BY MARCY SHORTUSE – As the Florida Department of Health and private labs are able to provide more and more tests for Florida residents, numbers of confirmed COVID-19 cases are exploding. As of 6 p.m. on Wednesday, April 1, there were 7,773 cases confirmed, with one of the highest 24-hour jumps reported – 819 new cases in one day.
That might give you a vague idea of how many cases are still out there; people who haven’t – and may never – be tested. You see, the key is not to look at the numbers the state presents us regarding people who were tested, but to look beyond that at the exponential amount of people who will have the virus and recover (and never be counted in the numbers) … and those who die, and aren’t counted in the numbers. And, quite possibly, those who already have had the virus, or have already died, before we ever knew the virus was in our state.
With the new Executive Order that went into affect at 12:01 a.m. on April 3, many people have questions. Can you go outside? How will law enforcement know if you are not performing “essential activities” or if you’re on the way to an “essential job?”
Sheriff Carmine Marceno of the Lee County Sheriff’s Office said he is impressed by how many in the county have already begun following the basic rules that are set in the governor’s order.
“Because voluntary compliance has been so successful, our deputies will continue to use education and explanation as their primary tools when encountering non-compliance,” Marceno said. “However, for those who refuse to comply, we will issue a Notices to Appear – and – if necessary, make physically arrests.”
Sheriff Bill Prummell of the Charlotte County Sheriff’s Office advised on Wednesday that this is a “very fluid situation,” and that not everyone on the street will be arrested.
“We will continue to educate the community as the situation evolves and please remember that the last thing we want to do is take legal action,” he said. We are not going to arrest anyone and everyone who is out in the community. Any disregard for this Executive Order may result in a misdemeanor charge under Florida State Statute 252.20.”
Questions about whether testing will soon be more available to more people are also being asked. While the Lee County Health Department is very busy right now, we had time to ask Public Information Officer Tammy Yzaguirre a few questions that many people are asking right now.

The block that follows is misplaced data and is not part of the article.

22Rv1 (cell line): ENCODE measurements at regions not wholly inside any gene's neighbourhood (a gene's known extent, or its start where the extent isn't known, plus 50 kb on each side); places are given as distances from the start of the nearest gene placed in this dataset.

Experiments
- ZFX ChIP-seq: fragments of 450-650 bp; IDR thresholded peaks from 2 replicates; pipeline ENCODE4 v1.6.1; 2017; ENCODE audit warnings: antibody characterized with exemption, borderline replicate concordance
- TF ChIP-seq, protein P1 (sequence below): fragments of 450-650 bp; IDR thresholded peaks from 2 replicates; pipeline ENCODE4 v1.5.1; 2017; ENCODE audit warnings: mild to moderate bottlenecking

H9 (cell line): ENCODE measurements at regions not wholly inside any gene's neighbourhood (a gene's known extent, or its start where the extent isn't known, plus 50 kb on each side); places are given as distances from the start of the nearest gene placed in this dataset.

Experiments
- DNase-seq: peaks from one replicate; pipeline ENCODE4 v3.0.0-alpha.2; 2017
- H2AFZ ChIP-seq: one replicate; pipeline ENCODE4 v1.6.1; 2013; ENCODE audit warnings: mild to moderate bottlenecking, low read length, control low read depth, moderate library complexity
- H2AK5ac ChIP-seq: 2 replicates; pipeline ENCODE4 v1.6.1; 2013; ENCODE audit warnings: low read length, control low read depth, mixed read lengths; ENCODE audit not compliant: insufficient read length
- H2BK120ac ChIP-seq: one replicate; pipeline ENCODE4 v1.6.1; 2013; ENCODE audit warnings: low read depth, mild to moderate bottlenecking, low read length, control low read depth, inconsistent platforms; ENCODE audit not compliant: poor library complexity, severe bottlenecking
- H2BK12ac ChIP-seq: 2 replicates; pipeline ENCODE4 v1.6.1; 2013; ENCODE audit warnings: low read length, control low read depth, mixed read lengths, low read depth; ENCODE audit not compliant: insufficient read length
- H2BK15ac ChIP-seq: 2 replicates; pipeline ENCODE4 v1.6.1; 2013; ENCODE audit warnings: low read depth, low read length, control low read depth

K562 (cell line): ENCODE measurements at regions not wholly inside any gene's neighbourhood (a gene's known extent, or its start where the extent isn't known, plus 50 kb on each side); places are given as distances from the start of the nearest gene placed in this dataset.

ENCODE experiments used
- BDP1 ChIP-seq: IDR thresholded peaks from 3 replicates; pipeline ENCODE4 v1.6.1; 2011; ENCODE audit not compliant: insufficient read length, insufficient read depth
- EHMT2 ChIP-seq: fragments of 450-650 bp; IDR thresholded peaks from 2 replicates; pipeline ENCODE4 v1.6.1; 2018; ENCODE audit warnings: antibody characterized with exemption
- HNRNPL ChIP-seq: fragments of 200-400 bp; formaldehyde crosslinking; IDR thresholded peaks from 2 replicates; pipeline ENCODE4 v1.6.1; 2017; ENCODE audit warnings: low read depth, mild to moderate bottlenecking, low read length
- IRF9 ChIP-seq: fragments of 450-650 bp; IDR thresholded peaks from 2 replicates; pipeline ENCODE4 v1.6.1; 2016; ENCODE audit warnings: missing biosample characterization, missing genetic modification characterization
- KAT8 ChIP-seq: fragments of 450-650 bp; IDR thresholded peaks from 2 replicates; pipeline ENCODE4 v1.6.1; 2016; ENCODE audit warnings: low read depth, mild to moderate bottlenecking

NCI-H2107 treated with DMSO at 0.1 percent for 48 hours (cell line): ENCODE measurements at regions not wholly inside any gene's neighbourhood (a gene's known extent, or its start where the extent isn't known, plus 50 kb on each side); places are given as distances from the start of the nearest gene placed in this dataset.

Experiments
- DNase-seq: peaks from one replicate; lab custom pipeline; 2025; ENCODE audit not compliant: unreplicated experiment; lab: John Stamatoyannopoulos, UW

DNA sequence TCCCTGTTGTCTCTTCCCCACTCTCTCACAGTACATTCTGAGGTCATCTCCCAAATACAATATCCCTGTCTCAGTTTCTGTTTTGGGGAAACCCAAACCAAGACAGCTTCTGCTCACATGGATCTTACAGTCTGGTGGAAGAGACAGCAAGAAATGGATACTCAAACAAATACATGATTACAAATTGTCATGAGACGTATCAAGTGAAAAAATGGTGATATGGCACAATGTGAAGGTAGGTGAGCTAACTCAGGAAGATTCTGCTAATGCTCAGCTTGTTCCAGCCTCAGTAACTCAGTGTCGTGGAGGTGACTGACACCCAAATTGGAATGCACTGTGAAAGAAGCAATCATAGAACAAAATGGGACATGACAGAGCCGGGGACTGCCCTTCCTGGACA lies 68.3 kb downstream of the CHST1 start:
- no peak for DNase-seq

“If someone is experiencing symptoms such as coughing, sneezing, fever, or other respiratory symptoms, we recommend they contact their health care provider,” she said. “There are various respiratory illnesses that could cause these symptoms, so we highly recommend people contact their health care provider if they are symptomatic.Their health care provider will determine if testing is warranted.”
The Florida Department of Health in Lee County tests high-risk individuals, such as those who are symptomatic and have a history of travel from areas of widespread community transmission. They also test symptomatic individuals who are in contact with COVID-19 positive individuals and symptomatic healthcare workers.
So what do we do if we see someone out and about, who we know should be quarantined? Or if we see people acting in a way that isn’t conducive to “social distancing?”
“Individuals who have arrived from areas with widespread community transmission are bound by Executive Orders 20-80 and 20-86,” Yzaguirre said. “If these individuals are witnessed in non-compliance of this order, law enforcement is called to intervene.
Brian Gleason, communications manager for Charlotte County, said his county is broadcasting a strong, repeated message about social distancing and hygiene. However, for a time it seemed as though Charlotte County boaters weren’t listening very well. Up until this weekend they were stacked on sandbars and private beaches as they always had been.
While Gleason didn’t want to speak for marine patrol, he did say he knew of some examples of “unfortunate behavior” on sand bars in the Intracoastal Waterway and other locations.
“We strongly encourage people not to gather in large groups, as the CDC has warned against from the beginning of the outbreak,” he said. “Overall, residents are taking the CDC guidance very seriously. Traffic is down substantially, indicating people are staying home. But we can always do better.”
Boca Grande’s vehicle numbers are down as well. According to the Gasparilla Island Bridge Authority, between March 20 and March 26 vehicle traffic on the Causeway was down by 50 percent from this time last year – from $135,930 in 2019 to $66,234.50 in 2020. During that period of time in 2019, 29,315 crossed the bridge, while in 2020 there were only 15,570 vehicles that crossed the bridge.